LONDON, May 6 (Reuters) - A bill aimed at banning sales of alcohol at self-service checkouts in California would be a blow to British retailer Tesco TSCO.L as it weighs up whether to continue with its loss-making U.S. business, an analyst said.
MF Global analyst Mike Dennis, a longstanding critic of Tesco’s U.S. business Fresh & Easy, said on Friday the proposed legislation could mark “the beginning of the end” for the chain.
“The bill (is) nicknamed ‘Tesco Fresh & Easy Law’ because Tesco’s Fresh & Easy has 126 stores out of 175 in California, and is the only grocery chain that offers only self service checkout and not the full service options that you would get in Stater Brothers or Safeway,” he said
“The implications are that Tesco, (which) has beer, wine and spirits on sale in nearly all its California stores, will need to have manned checkouts by law in order to sell alcohol. Tesco already has a high fixed cost issue with very weak sales densities.”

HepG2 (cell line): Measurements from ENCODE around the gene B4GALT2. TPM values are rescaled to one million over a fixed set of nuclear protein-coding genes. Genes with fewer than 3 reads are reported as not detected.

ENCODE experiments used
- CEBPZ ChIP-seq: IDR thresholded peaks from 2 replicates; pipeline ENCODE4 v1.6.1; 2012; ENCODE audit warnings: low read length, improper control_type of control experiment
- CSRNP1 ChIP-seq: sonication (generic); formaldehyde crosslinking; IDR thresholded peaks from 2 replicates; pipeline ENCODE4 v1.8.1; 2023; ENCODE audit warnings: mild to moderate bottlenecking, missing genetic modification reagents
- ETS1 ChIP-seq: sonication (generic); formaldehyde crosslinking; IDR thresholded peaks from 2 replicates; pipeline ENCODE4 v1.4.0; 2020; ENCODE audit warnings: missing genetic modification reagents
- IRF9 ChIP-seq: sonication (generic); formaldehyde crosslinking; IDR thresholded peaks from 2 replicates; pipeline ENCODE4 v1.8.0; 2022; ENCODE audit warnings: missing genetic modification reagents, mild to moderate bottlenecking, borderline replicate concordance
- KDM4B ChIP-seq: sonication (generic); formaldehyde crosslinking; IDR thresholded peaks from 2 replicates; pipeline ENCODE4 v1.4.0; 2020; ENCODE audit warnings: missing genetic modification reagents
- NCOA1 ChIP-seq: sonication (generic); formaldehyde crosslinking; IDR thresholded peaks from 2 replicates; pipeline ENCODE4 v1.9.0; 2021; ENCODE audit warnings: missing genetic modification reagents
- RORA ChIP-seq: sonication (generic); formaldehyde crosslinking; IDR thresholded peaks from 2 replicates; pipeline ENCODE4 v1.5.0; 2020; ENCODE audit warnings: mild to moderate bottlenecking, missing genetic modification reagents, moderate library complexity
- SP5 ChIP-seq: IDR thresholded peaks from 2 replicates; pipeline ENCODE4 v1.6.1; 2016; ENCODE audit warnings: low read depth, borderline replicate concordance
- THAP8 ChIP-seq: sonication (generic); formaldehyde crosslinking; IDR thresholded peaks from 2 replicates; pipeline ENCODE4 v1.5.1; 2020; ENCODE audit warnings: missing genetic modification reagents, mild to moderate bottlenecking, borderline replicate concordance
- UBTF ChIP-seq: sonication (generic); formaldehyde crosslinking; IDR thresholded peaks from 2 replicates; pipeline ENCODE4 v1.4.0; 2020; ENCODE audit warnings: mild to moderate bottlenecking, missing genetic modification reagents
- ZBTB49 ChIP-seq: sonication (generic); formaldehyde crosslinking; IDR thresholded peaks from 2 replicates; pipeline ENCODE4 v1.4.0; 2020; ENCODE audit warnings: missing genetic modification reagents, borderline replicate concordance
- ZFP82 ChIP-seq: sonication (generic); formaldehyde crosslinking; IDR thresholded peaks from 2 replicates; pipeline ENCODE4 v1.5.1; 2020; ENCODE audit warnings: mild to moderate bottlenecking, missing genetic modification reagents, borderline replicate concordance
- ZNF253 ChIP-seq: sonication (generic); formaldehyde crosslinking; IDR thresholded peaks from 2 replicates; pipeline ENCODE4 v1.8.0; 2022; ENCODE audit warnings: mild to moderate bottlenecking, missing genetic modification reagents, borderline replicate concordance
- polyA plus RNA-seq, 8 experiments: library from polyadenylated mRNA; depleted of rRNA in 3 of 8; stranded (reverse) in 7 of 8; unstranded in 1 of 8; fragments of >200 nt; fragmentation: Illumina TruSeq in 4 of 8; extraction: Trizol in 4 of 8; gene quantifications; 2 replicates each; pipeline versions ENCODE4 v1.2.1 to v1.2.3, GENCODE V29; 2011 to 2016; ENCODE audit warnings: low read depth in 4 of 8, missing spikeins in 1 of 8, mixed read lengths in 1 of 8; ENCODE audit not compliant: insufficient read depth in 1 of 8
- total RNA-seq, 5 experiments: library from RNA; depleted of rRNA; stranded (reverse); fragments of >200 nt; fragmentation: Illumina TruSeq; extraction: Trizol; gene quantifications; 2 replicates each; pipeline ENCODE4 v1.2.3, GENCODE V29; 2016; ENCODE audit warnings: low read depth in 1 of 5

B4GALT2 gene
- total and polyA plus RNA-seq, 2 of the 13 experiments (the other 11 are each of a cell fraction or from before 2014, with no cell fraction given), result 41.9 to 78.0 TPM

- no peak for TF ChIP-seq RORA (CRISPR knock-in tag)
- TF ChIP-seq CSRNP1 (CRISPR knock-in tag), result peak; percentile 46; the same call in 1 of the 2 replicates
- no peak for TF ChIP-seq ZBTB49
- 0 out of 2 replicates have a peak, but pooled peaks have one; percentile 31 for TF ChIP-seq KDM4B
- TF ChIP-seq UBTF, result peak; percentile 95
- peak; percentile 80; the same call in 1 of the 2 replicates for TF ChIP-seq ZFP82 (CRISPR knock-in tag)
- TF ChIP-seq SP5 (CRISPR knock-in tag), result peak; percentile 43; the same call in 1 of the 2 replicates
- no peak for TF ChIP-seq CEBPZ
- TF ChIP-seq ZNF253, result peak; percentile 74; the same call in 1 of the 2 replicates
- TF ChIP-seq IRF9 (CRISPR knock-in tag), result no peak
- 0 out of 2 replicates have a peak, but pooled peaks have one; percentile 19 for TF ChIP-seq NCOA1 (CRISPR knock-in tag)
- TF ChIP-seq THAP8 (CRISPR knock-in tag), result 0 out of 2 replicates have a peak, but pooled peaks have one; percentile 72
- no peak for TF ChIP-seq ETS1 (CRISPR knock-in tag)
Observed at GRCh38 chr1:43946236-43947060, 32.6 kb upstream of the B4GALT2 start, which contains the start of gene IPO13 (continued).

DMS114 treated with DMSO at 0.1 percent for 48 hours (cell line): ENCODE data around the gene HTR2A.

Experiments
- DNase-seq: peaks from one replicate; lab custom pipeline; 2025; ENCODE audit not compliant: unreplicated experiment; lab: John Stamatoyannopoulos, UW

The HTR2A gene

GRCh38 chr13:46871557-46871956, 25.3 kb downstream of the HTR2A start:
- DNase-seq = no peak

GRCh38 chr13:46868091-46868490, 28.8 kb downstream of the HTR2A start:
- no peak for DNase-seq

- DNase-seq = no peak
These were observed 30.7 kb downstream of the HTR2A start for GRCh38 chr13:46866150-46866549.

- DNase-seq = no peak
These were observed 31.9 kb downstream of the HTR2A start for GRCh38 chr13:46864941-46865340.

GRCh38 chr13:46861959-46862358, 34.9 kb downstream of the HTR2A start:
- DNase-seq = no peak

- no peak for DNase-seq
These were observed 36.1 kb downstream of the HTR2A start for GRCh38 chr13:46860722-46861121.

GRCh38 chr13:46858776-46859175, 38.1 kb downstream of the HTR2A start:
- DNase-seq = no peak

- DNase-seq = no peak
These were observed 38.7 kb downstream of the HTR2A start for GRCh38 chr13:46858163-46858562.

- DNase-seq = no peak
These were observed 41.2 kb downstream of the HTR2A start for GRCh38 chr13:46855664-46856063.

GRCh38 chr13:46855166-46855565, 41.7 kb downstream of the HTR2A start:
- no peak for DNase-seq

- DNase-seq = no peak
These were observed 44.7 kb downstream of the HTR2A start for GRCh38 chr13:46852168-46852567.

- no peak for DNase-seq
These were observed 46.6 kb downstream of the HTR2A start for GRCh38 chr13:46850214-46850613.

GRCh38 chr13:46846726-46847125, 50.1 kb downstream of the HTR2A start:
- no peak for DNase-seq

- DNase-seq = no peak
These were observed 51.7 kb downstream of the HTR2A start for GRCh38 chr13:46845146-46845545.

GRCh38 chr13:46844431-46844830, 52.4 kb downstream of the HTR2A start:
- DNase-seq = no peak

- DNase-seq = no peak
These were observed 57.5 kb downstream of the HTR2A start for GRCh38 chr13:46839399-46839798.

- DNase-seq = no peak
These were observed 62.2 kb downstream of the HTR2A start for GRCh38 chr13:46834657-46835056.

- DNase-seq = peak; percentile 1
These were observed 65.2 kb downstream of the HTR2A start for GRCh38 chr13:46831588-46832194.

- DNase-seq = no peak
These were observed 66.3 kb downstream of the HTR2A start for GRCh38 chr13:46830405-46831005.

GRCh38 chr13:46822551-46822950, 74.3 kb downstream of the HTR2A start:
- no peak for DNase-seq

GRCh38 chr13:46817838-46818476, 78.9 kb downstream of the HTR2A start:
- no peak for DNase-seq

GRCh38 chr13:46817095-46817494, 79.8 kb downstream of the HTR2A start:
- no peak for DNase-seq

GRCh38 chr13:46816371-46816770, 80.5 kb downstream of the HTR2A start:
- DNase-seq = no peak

The bill, proposed by California Assemblywoman Fiona Ma, is similar to legislation passed in 2010 but vetoed by Republican state governor Arnold Schwarzenegger, Dennis said.
“The difference this time is that we do not expect the California Governor Jerry Brown, a Democrat, to veto the bill,” he said.
Tesco would not comment.
French & Easy made a larger-than-expected loss of 186 million pounds ($296 million) in the year ended February.
New Tesco group chief executive Phil Clarke said last month he was making changes, like introducing fresh bread and coffee, to attract more customers and he wanted to give the chain “a good run”. [ID:nLDE73H1RE]
Last week, influential U.S. investor Warren Buffett, whose investment firm Berkshire Hathaway has about a 3 percent stake in Tesco, was quoted by The Times newspaper as saying the retailer should “look hard” at its U.S. operations. (Reporting by Mark Potter; Editing by Dan Lalor) ($1 = 0.6274 pound)
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